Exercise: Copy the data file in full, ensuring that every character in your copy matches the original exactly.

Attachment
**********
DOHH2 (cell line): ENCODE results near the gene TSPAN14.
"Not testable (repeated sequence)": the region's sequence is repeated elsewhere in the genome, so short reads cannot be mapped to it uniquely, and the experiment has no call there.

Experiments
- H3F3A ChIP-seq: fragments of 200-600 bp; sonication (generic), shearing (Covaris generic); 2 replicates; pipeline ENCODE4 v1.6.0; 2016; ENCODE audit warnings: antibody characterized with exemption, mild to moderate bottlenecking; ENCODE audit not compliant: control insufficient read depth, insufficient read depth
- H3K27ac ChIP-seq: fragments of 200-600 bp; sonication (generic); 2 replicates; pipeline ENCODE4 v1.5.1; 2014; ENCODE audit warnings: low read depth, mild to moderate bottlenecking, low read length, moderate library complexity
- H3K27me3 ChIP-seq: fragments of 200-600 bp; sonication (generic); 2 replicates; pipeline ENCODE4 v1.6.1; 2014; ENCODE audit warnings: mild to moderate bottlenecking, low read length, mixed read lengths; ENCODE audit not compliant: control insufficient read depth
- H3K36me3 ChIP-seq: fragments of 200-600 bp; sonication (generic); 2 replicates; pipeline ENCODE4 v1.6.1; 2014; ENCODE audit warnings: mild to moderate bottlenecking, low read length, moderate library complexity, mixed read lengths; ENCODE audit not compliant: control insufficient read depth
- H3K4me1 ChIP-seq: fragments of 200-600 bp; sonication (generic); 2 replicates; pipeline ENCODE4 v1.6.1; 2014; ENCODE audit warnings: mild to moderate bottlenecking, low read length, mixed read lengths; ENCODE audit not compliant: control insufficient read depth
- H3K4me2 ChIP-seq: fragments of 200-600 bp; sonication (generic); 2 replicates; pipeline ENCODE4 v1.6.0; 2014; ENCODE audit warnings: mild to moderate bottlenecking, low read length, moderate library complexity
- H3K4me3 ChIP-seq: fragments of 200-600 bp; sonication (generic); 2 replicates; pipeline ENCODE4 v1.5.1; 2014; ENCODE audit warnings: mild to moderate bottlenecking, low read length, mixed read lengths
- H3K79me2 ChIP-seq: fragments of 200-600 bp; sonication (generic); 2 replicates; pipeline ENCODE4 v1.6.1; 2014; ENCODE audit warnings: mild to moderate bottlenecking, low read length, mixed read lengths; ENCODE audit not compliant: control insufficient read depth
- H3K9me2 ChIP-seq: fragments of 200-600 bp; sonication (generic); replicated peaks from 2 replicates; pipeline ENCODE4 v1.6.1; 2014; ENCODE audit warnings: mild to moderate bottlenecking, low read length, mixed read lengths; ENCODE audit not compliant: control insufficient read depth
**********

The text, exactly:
DOHH2 (cell line): ENCODE results near the gene TSPAN14.
"Not testable (repeated sequence)": the region's sequence is repeated elsewhere in the genome, so short reads cannot be mapped to it uniquely, and the experiment has no call there.

Experiments
- H3F3A ChIP-seq: fragments of 200-600 bp; sonication (generic), shearing (Covaris generic); 2 replicates; pipeline ENCODE4 v1.6.0; 2016; ENCODE audit warnings: antibody characterized with exemption, mild to moderate bottlenecking; ENCODE audit not compliant: control insufficient read depth, insufficient read depth
- H3K27ac ChIP-seq: fragments of 200-600 bp; sonication (generic); 2 replicates; pipeline ENCODE4 v1.5.1; 2014; ENCODE audit warnings: low read depth, mild to moderate bottlenecking, low read length, moderate library complexity
- H3K27me3 ChIP-seq: fragments of 200-600 bp; sonication (generic); 2 replicates; pipeline ENCODE4 v1.6.1; 2014; ENCODE audit warnings: mild to moderate bottlenecking, low read length, mixed read lengths; ENCODE audit not compliant: control insufficient read depth
- H3K36me3 ChIP-seq: fragments of 200-600 bp; sonication (generic); 2 replicates; pipeline ENCODE4 v1.6.1; 2014; ENCODE audit warnings: mild to moderate bottlenecking, low read length, moderate library complexity, mixed read lengths; ENCODE audit not compliant: control insufficient read depth
- H3K4me1 ChIP-seq: fragments of 200-600 bp; sonication (generic); 2 replicates; pipeline ENCODE4 v1.6.1; 2014; ENCODE audit warnings: mild to moderate bottlenecking, low read length, mixed read lengths; ENCODE audit not compliant: control insufficient read depth
- H3K4me2 ChIP-seq: fragments of 200-600 bp; sonication (generic); 2 replicates; pipeline ENCODE4 v1.6.0; 2014; ENCODE audit warnings: mild to moderate bottlenecking, low read length, moderate library complexity
- H3K4me3 ChIP-seq: fragments of 200-600 bp; sonication (generic); 2 replicates; pipeline ENCODE4 v1.5.1; 2014; ENCODE audit warnings: mild to moderate bottlenecking, low read length, mixed read lengths
- H3K79me2 ChIP-seq: fragments of 200-600 bp; sonication (generic); 2 replicates; pipeline ENCODE4 v1.6.1; 2014; ENCODE audit warnings: mild to moderate bottlenecking, low read length, mixed read lengths; ENCODE audit not compliant: control insufficient read depth
- H3K9me2 ChIP-seq: fragments of 200-600 bp; sonication (generic); replicated peaks from 2 replicates; pipeline ENCODE4 v1.6.1; 2014; ENCODE audit warnings: mild to moderate bottlenecking, low read length, mixed read lengths; ENCODE audit not compliant: control insufficient read depth